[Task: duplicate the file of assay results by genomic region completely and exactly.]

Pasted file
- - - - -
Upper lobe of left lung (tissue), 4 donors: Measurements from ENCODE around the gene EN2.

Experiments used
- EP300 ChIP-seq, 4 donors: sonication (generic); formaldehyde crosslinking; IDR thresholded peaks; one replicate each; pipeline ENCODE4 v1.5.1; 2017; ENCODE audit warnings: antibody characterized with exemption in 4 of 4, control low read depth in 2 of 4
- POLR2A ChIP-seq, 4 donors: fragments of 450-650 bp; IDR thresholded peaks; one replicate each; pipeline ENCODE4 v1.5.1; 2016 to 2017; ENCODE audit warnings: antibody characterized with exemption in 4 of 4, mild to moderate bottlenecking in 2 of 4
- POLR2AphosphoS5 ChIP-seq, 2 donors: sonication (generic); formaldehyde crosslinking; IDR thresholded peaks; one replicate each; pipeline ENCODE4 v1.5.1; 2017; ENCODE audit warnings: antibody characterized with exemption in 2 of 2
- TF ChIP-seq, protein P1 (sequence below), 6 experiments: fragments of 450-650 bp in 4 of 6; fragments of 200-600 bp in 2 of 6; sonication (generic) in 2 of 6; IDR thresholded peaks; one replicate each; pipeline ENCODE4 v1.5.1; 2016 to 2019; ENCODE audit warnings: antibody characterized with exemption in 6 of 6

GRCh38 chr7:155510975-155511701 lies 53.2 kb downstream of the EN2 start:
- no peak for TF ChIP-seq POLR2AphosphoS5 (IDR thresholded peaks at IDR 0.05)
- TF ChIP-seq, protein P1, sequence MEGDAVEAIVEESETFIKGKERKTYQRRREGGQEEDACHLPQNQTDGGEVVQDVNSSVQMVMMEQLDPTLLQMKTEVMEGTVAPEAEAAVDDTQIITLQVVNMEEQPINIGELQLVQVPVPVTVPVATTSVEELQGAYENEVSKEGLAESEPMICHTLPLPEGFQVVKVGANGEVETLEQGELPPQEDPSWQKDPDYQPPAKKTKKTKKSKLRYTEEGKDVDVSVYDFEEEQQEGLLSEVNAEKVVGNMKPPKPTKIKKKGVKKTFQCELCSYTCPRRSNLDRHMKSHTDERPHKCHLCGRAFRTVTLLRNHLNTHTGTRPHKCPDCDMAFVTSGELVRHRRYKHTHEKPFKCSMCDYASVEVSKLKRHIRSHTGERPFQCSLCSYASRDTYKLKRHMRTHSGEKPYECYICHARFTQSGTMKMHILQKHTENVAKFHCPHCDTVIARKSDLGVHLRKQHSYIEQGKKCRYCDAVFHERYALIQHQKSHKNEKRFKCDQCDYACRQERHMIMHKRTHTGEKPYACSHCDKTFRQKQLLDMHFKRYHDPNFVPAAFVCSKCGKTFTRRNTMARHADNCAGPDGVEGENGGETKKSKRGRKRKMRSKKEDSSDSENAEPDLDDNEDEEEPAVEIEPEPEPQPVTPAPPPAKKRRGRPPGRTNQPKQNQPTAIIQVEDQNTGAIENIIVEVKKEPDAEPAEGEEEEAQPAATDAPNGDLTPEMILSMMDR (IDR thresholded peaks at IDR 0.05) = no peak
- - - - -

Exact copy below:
Upper lobe of left lung (tissue), 4 donors: Measurements from ENCODE around the gene EN2.

Experiments used
- EP300 ChIP-seq, 4 donors: sonication (generic); formaldehyde crosslinking; IDR thresholded peaks; one replicate each; pipeline ENCODE4 v1.5.1; 2017; ENCODE audit warnings: antibody characterized with exemption in 4 of 4, control low read depth in 2 of 4
- POLR2A ChIP-seq, 4 donors: fragments of 450-650 bp; IDR thresholded peaks; one replicate each; pipeline ENCODE4 v1.5.1; 2016 to 2017; ENCODE audit warnings: antibody characterized with exemption in 4 of 4, mild to moderate bottlenecking in 2 of 4
- POLR2AphosphoS5 ChIP-seq, 2 donors: sonication (generic); formaldehyde crosslinking; IDR thresholded peaks; one replicate each; pipeline ENCODE4 v1.5.1; 2017; ENCODE audit warnings: antibody characterized with exemption in 2 of 2
- TF ChIP-seq, protein P1 (sequence below), 6 experiments: fragments of 450-650 bp in 4 of 6; fragments of 200-600 bp in 2 of 6; sonication (generic) in 2 of 6; IDR thresholded peaks; one replicate each; pipeline ENCODE4 v1.5.1; 2016 to 2019; ENCODE audit warnings: antibody characterized with exemption in 6 of 6

GRCh38 chr7:155510975-155511701 lies 53.2 kb downstream of the EN2 start:
- no peak for TF ChIP-seq POLR2AphosphoS5 (IDR thresholded peaks at IDR 0.05)
- TF ChIP-seq, protein P1, sequence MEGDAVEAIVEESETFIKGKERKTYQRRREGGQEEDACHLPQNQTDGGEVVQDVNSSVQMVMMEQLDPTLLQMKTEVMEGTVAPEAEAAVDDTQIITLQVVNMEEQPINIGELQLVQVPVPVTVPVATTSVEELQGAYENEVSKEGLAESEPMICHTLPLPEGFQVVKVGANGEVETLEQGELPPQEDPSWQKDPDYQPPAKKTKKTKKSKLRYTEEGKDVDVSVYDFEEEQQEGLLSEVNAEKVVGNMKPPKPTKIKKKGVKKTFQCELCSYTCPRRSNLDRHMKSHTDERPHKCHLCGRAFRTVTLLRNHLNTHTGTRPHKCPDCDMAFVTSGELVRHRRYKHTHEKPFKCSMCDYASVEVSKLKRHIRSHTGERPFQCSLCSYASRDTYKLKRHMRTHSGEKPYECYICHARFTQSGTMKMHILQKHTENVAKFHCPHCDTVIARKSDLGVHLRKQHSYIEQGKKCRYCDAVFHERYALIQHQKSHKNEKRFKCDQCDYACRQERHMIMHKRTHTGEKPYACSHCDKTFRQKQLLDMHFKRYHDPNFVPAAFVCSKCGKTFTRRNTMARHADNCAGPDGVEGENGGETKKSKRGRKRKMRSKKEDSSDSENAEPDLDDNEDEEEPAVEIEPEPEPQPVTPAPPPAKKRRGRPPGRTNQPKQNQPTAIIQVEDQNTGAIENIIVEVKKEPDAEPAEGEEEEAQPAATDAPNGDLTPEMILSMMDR (IDR thresholded peaks at IDR 0.05) = no peak